Marinka has been blogging for over two years at Motherhood in NYC, where she mixed humor with earth shattering wisdom on a daily basis. She also dispenses life-improving advice at The Mouthy Housewives.
If either, or both, of my children were gay, it would not affect my love for them one iota. Quite frankly, I’d rejoice. Because for me homosexuality is not an issue. I would worry about the homophobia that seems to be inescapable and I would worry about the challenges that they would face navigating their lives in a world, where even in our back yard, the West Village, in New York City, the unofficial gay mecca, violence against gays is on the rise.
But it would not affect how I felt about my children. Not one bit.
But there are other issues, less political and perhaps emotional that give me pause.
I have no doubt that I would love my children no matter what. But there are choices that they can make that would make me disappointed in them and would be difficult for me to accept.
And I don’t mean the big stuff– like if they murdered someone or voted Republican.
I mean the less significant ones, of not participating in sports, in finding no joy in curling up with a book, of not living up to their potential. Things that are important to me and I want to be important to them.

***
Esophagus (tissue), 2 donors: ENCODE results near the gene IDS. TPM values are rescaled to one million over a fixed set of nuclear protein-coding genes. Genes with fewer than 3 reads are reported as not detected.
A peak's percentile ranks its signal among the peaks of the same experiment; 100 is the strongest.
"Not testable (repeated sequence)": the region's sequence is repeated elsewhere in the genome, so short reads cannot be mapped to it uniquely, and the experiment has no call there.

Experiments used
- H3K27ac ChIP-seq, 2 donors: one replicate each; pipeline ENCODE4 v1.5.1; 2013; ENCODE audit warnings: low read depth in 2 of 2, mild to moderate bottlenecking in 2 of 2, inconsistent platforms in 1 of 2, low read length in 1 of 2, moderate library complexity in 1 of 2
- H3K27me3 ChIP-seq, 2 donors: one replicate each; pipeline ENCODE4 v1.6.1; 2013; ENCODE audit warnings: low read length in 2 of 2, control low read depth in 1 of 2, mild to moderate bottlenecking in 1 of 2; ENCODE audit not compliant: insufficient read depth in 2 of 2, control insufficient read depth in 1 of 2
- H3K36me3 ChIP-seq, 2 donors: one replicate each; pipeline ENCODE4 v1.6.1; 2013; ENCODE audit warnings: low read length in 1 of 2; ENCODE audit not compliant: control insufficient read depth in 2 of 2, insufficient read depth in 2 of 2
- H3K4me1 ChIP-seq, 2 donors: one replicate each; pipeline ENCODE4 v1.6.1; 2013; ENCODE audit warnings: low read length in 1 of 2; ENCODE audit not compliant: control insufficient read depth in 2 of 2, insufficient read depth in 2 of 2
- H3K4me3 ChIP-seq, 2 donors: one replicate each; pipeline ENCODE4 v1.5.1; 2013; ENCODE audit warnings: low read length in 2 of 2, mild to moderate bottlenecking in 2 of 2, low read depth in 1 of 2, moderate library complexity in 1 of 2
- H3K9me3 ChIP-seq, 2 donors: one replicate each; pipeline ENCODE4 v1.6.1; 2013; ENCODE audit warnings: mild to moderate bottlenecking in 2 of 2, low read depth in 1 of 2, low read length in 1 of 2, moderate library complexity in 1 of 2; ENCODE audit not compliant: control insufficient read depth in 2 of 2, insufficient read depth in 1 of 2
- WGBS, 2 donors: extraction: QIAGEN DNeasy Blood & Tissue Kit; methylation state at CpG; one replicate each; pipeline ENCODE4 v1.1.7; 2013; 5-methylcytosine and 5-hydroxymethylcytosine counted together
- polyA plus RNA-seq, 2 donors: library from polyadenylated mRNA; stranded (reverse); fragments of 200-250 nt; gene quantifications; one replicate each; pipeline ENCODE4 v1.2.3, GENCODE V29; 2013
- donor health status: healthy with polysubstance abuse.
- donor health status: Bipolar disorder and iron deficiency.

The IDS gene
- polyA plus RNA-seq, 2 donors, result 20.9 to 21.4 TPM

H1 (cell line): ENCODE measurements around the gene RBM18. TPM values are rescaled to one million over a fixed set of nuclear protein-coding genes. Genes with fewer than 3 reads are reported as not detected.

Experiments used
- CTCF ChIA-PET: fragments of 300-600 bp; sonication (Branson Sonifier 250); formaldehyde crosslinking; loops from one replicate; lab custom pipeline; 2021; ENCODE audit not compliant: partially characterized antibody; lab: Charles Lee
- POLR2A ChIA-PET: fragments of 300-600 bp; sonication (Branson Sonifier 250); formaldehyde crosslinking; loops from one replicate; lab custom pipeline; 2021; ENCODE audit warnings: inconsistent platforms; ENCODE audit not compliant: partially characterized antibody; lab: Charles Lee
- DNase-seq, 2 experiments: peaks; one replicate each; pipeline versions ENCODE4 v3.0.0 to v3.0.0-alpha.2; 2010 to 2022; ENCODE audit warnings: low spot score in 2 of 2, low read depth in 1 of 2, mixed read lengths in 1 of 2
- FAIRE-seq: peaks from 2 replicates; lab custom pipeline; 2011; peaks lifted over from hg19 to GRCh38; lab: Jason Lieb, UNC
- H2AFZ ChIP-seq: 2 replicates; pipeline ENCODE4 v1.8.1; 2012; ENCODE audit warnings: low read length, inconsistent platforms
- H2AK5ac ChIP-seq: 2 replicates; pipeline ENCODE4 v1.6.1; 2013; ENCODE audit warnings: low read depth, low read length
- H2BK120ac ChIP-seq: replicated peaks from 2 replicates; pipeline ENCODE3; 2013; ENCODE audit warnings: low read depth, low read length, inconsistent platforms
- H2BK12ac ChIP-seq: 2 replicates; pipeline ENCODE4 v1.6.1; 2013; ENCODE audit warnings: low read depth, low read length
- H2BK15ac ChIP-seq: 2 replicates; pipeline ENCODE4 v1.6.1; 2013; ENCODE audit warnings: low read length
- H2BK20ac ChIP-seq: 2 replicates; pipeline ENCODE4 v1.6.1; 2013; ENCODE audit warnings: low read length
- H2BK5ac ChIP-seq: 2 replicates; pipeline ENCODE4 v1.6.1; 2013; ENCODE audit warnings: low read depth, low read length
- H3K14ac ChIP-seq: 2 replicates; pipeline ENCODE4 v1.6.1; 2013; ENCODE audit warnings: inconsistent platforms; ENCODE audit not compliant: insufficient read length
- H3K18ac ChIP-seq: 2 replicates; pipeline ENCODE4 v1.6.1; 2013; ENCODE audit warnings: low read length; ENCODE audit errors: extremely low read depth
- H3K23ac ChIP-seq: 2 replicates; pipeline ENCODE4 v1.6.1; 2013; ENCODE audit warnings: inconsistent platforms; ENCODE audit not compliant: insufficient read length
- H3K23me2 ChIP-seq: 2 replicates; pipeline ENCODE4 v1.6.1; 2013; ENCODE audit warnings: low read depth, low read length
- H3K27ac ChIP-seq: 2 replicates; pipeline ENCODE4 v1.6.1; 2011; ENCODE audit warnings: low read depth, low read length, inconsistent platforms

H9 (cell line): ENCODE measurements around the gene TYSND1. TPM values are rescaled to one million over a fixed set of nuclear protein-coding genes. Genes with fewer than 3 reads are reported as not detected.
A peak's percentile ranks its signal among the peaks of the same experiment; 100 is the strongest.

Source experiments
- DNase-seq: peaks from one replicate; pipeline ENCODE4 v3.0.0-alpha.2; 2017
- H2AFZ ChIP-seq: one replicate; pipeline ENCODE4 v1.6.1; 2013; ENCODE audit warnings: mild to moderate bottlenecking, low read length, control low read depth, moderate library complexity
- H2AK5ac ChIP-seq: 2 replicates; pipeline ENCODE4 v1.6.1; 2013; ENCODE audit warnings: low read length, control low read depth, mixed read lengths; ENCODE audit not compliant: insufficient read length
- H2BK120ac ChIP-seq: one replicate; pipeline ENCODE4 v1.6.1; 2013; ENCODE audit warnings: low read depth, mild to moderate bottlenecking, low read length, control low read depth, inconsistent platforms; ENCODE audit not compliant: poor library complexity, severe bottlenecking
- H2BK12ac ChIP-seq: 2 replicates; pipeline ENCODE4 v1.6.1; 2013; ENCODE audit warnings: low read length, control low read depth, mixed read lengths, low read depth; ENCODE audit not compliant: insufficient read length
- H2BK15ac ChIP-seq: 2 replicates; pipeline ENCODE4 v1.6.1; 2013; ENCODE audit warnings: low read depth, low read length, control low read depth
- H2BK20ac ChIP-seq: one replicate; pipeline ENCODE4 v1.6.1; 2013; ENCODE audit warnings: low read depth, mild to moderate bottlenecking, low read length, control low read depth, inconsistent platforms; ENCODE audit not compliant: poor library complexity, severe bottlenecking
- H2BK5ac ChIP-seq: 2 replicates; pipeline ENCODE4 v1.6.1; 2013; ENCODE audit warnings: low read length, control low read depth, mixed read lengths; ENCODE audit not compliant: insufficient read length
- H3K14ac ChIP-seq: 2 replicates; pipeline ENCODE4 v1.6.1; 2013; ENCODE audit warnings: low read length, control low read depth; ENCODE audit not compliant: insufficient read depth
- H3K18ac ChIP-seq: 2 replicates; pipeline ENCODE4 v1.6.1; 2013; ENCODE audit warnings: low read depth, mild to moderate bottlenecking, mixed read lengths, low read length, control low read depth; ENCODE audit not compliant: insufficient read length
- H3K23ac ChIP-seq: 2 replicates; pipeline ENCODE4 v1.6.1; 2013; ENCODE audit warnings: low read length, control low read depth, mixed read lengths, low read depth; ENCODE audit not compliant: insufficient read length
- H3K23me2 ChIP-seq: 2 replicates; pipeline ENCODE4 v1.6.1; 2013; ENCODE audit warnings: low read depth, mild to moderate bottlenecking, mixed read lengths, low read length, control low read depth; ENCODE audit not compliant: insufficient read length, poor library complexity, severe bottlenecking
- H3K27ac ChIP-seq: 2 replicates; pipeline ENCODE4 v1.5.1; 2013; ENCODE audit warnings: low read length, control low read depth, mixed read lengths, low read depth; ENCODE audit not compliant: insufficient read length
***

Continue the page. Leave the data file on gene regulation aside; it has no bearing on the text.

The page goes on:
So I’m breaking with the mommy party line of “as long as they’re happy!” and coming out.
If my kids slack off, it affects how I feel about them.
Because I cannot watch one of my kids excel in basketball, season after season only to decide to quit the team because it‘s “too hard”. I can’t stand by with the “I’ll love you no matter what” embrace while my other kid tells me that getting five wrong on a quiz “is good enough” because others in the class got even more answers wrong, so comparatively speaking, it’s not that bad.
It’s not okay, and it’s not acceptable. And it has absolutely nothing to do with not loving them enough.
And I have a feeling that there are more parents out there like me.
Why aren’t we speaking out?
Are we afraid that our love for our children will be questioned?
Or are we worried that confessing any kind of disappointment in our children is the greatest mommy sin of all?